The Writer, his latest play now having its world premiere at the FirstOntario Performing Arts Centre in St. Catherines, reverses that formula. It’s a nicely observed character study of a father-son relationship with occasional flashes of humor. It also contains a clever plot twist that makes it something of a mystery play.

Donald Wellner (Guy Bannerman) is living in a barely furnished bachelor flat. His wife has turned him out and his daughter has turned her back on him because it has come to light that he has been paying the rent of an English actress for 33 years, seemingly prima facie evidence of an illicit affair. His son Blake arrives to check up on his father and try to understand the mystery behind the breakup. It’s a tough knot to unravel.

The senior Wellner, we learn, is the author of the Pulitzer Prize-winning play, A Kind Heart, which has made him very wealthy, despite the fact that he has never had another play produced in the 35 years since its premiere. When the play was running in the West End, he became close to a beautiful actress in the cast, but he insists that nothing untoward happened, just a deep and abiding friendship. Why then has he been paying her rent all these years? “It’s complicated” is the best he can manage.

It soon becomes apparent that a marital blowup is not Donald’s only problem. He is becoming forgetful. In fact, he is slowly, inexorably declining into dementia. Dead center stage, serving as a metaphor for the creative void in Donald’s life since the success of A Kind Heart, is a manual typewriter with a single piece of paper on which he is writing his latest play. He never gets past page 10.

In eight scenes, over the course of eight years, Foster masterfully details the ravages and cruel ironies of the disease. As he becomes increasingly disoriented, for example, Donald’s Scrabble skills remain razor sharp while his memory of what happened this morning has vanished.

His son Blake (Jamie Williams) is a model of the devoted child who perseveres with kindness in the face of his father’s casual micro-aggressions. Blake is a travel writer, a successful one apparently, but his father can never bring himself to admit that his son is a writer at all. Blake is single and therefore must be gay, despite his claims to the contrary.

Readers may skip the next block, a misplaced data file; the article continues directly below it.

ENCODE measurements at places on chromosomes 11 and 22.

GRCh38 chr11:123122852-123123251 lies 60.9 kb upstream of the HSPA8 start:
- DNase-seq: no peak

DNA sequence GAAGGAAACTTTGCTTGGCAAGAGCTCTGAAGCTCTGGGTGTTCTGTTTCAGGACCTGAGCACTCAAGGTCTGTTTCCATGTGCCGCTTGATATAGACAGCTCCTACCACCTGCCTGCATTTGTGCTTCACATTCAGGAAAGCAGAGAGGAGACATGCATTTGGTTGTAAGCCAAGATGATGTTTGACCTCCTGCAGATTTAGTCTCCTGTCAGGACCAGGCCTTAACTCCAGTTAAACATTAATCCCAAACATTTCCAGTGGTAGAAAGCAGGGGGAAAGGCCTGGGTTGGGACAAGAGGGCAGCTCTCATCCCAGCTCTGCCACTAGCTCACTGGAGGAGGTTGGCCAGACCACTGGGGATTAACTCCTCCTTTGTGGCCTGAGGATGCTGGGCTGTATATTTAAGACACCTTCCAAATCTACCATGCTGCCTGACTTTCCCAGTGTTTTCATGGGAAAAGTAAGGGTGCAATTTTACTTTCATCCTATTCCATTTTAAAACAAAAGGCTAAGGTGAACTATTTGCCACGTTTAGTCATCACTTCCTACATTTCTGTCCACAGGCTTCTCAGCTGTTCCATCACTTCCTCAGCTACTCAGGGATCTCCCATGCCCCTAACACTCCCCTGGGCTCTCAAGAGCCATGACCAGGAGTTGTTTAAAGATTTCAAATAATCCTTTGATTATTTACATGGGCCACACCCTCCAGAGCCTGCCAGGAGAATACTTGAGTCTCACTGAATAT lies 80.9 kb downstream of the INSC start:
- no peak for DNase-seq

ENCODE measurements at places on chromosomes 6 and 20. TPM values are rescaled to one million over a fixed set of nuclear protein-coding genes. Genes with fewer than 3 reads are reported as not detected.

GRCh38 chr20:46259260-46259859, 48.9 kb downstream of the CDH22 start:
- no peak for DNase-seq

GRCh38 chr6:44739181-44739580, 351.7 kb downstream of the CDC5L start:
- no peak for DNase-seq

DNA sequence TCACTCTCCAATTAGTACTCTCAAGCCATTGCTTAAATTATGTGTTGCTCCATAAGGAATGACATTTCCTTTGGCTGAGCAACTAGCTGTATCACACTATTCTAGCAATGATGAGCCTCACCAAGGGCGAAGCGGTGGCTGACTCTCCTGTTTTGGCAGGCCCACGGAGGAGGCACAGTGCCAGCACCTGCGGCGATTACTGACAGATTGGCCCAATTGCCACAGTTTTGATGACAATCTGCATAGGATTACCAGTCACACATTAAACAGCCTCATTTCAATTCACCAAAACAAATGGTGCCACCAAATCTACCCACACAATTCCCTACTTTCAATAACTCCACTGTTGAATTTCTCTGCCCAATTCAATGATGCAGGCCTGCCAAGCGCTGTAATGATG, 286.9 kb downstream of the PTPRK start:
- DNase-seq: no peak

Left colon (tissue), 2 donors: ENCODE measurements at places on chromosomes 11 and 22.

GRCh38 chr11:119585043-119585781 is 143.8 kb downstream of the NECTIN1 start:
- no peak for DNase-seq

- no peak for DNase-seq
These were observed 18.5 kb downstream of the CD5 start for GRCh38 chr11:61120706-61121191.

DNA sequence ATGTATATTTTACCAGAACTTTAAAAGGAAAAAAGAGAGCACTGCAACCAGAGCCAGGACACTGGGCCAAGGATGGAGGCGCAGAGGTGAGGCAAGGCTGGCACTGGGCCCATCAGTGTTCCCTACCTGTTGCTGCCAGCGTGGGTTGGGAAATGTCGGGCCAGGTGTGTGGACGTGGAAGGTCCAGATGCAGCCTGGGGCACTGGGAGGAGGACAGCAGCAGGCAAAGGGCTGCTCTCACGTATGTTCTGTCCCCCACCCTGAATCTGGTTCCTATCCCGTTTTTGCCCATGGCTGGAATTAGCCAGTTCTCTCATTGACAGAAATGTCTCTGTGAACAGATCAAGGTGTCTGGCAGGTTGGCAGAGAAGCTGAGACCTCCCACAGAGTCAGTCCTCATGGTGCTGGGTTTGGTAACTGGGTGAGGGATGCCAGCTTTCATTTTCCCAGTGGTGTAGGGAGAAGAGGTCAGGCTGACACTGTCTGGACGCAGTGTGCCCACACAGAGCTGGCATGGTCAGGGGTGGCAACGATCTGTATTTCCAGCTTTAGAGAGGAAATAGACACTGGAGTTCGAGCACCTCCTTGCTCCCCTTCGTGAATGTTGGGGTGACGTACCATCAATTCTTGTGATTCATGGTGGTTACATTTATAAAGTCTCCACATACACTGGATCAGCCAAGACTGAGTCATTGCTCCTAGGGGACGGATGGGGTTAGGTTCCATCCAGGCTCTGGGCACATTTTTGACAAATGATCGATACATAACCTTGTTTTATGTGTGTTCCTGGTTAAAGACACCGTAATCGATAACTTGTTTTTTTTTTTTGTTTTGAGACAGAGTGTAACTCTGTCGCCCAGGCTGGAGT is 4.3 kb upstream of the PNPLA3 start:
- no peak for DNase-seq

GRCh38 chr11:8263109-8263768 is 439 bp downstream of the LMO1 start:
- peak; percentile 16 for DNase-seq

Throughout the play the question of the English actress and the “complicated” relationship resurfaces. In the final scenes, as dementia chips away at Donald’s normal reticence, the truth comes out and helps explain Donald’s 35 years of non-productivity. Foster’s dialog is lean and muscular, devoid of ornament. This can give the illusion that he is merely sketching in his characters, but the economy works wonders in propelling the piece to its conclusion.

Bannerman, a 30-year veteran of the Shaw Festival, is quite brilliant in delineating the small steps that take Donald from gruff old man to a blank state. Williams is equally impressive as his long-suffering son. Director Patricia Vanstone has done a lovely job of orchestrating these performances into a moving duet. The Writer is Foster’s sixtieth play and he makes it seem like he’s just hitting his stride. Peter Hartwell, who also did costumes, has contributed an elegantly simple set that moves from bachelor pad to nursing home seamlessly. Chris Malkowski has lit it with discretion.

This production is part of The Foster Festival, now in its fourth season, and devoted exclusively to the work of Canada’s greatest comic playwright. The Writer has closed but the Festival continues with Hilda’s Yard (July 10 – 26, 2019), and Beside Myself, a musical (July 31 – August 17, 2019).

The Festival’s home, at least for now, is an ultra-modern performance space, one of several in the FirstOntario Performing Arts Centre. The seats are super-comfortable and the sightlines excellent. I hope the Festival continues to prosper. It would be wonderful if it blossomed into a multi-venue event that would showcase not just Foster’s work but that of other Canadian playwrights. From what I’ve been able to sample, there seems to be a treasure trove of impressive Canadian work going back decades.